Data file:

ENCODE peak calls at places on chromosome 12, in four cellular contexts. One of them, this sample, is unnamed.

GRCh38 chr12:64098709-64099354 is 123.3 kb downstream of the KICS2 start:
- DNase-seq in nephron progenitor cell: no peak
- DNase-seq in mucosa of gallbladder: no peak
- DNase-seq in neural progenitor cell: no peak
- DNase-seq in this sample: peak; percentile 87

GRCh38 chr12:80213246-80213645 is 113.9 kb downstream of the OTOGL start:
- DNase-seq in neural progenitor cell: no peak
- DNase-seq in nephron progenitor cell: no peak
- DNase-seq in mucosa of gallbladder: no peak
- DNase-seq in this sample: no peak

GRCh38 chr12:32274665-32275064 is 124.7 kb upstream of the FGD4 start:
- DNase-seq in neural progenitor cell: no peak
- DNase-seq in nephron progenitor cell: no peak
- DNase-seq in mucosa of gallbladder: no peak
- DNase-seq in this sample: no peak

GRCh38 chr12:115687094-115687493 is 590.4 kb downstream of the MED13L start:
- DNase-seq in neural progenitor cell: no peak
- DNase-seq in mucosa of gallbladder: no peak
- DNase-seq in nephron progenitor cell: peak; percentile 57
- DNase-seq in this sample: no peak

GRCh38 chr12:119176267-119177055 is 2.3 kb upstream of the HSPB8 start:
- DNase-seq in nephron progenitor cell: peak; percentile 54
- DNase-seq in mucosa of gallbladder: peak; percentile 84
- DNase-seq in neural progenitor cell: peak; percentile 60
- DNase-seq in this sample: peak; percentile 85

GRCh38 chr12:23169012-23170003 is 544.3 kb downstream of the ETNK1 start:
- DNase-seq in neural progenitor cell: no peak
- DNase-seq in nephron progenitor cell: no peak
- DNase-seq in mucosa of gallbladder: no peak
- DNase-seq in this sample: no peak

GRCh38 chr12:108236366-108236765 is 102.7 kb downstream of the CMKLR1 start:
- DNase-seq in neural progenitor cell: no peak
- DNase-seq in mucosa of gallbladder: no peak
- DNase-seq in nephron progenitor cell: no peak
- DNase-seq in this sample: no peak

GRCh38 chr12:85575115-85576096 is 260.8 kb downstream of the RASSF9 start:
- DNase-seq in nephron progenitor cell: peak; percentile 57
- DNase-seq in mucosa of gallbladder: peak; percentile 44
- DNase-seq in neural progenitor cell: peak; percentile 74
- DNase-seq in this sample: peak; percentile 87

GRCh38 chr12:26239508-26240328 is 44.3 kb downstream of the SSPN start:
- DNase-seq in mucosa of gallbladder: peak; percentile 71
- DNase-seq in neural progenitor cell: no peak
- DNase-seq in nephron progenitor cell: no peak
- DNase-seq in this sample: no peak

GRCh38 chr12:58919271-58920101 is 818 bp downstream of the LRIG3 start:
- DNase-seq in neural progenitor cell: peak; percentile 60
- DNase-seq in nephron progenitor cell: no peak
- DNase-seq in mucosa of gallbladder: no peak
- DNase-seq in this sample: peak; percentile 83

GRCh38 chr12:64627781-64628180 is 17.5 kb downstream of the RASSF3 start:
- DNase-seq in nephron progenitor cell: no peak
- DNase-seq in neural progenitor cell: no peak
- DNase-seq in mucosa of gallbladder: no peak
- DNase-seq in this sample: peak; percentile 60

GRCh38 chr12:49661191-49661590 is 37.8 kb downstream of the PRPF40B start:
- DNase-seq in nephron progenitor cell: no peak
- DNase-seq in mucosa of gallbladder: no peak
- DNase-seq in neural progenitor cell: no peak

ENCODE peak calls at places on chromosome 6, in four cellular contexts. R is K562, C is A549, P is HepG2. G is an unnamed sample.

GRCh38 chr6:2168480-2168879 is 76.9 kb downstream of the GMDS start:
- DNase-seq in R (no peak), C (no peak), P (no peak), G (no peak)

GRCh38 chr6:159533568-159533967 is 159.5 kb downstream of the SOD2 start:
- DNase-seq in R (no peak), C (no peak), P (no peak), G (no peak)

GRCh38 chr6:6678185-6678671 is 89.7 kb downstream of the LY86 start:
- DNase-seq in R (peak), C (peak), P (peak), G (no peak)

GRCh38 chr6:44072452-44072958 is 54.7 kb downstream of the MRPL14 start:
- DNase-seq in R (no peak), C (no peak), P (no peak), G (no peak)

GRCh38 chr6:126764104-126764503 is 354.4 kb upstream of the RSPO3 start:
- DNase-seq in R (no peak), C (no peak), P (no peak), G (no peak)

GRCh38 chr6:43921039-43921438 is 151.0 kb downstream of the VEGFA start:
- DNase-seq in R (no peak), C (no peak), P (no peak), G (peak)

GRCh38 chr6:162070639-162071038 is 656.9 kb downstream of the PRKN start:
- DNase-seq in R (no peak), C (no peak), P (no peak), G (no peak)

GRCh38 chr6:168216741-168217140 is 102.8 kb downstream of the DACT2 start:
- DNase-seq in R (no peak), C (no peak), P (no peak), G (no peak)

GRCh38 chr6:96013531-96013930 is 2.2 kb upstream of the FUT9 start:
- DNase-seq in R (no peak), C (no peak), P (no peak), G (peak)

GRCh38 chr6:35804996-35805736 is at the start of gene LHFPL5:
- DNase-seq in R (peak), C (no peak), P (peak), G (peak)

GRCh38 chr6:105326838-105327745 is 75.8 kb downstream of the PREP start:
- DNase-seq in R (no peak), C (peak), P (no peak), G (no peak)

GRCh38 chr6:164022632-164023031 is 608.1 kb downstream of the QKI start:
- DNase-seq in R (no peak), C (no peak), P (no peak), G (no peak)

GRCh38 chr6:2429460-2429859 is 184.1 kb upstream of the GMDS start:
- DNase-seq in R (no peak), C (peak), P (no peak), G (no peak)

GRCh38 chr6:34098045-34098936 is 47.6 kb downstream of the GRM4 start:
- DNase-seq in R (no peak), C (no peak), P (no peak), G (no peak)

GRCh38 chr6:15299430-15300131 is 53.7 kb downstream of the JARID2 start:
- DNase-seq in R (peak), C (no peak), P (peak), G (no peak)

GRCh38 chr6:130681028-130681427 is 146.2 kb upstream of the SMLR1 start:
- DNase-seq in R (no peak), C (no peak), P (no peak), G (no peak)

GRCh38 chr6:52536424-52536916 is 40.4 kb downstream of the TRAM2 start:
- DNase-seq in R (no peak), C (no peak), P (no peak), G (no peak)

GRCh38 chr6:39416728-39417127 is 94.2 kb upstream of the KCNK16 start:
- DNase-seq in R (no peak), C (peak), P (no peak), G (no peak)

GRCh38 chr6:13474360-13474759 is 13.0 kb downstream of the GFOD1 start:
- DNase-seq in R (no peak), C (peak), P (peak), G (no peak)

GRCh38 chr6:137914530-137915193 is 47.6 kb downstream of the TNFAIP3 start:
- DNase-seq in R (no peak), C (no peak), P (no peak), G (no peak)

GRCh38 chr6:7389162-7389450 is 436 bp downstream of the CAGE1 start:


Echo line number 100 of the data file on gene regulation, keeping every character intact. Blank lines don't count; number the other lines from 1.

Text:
GRCh38 chr6:137914530-137915193 is 47.6 kb downstream of the TNFAIP3 start: